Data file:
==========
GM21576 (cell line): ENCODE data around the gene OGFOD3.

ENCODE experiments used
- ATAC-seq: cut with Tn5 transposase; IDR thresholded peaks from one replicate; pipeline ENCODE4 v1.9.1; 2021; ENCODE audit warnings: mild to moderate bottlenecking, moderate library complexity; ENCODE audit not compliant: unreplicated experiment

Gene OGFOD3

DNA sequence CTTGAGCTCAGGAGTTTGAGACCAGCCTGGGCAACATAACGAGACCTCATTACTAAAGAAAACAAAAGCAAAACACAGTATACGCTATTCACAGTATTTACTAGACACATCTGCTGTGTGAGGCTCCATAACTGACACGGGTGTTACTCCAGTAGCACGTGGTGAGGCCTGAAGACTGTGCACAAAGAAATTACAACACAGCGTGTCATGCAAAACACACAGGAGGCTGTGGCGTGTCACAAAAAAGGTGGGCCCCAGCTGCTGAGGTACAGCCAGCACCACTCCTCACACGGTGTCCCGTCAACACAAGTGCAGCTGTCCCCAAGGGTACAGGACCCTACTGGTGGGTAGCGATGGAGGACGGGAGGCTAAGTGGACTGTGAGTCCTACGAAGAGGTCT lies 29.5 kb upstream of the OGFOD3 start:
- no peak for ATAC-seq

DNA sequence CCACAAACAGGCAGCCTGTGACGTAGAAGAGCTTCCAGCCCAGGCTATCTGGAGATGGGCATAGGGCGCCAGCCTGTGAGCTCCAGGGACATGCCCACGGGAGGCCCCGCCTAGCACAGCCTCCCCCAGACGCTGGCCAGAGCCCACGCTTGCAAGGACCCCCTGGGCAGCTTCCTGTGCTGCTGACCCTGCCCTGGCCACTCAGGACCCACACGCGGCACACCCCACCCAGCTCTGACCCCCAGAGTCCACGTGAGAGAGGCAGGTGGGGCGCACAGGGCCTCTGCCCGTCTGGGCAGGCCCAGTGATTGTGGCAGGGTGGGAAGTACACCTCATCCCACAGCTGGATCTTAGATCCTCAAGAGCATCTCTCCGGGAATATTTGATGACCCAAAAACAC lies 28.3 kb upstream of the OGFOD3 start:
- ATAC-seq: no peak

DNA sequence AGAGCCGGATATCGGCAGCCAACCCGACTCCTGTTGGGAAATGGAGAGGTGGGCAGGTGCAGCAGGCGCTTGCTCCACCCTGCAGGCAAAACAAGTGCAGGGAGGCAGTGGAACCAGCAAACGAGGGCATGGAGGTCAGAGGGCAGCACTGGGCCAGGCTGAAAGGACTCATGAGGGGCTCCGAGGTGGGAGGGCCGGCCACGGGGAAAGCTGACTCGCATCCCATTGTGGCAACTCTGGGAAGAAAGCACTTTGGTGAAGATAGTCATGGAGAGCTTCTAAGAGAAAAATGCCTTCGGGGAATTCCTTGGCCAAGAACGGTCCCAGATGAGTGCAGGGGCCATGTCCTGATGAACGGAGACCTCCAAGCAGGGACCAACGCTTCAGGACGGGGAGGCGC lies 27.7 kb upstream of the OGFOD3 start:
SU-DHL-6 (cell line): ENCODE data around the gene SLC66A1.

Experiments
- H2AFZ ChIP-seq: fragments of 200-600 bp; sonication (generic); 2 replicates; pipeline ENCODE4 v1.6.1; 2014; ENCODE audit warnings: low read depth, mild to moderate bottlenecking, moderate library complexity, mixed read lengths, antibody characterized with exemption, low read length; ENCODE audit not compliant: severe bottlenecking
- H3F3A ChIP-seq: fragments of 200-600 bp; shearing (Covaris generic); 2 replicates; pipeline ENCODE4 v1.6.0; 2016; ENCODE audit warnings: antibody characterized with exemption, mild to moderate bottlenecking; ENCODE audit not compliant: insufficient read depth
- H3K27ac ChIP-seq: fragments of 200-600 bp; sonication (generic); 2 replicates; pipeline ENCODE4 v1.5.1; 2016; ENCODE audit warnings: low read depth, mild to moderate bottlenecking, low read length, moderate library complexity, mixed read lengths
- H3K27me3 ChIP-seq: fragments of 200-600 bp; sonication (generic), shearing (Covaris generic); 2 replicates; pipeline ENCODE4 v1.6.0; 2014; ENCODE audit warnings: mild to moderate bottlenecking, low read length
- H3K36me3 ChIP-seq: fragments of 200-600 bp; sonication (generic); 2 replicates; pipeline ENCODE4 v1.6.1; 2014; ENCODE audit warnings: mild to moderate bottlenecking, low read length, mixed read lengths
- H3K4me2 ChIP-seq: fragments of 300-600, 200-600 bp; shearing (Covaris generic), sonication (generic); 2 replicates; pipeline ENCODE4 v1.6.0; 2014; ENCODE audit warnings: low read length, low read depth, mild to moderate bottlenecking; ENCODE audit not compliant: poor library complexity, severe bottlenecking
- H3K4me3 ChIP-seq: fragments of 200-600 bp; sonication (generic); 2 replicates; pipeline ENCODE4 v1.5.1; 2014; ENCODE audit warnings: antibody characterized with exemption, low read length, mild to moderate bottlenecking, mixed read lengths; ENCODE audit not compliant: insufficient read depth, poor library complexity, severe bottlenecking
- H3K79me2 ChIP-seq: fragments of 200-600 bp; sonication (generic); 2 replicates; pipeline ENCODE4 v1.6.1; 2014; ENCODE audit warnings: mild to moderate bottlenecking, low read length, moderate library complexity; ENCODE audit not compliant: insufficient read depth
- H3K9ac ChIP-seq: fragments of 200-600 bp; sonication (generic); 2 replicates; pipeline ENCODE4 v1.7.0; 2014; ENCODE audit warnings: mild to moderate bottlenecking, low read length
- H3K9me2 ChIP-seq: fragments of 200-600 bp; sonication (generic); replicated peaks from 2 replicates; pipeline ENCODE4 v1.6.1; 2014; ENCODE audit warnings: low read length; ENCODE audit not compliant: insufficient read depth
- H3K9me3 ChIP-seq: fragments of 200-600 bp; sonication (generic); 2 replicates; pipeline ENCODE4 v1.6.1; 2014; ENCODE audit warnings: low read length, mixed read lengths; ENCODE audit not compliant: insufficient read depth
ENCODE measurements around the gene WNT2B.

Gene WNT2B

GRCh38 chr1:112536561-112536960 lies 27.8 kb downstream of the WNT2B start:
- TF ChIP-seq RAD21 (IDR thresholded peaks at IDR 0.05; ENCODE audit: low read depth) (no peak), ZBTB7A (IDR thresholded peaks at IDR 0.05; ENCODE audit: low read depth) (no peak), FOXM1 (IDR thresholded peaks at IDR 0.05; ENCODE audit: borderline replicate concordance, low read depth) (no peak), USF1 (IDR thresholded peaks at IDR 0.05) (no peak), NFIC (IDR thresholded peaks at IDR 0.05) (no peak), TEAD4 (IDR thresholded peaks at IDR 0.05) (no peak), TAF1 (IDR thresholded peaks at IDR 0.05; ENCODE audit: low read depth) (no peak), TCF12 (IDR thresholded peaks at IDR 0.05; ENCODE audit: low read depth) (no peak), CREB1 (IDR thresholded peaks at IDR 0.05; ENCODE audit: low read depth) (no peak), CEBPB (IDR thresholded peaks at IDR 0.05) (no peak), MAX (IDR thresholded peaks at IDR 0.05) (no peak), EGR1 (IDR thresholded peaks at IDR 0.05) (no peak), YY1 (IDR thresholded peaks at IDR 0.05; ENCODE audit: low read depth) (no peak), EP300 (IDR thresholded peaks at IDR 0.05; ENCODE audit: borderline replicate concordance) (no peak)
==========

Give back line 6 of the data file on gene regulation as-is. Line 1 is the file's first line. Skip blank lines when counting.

- no peak for ATAC-seq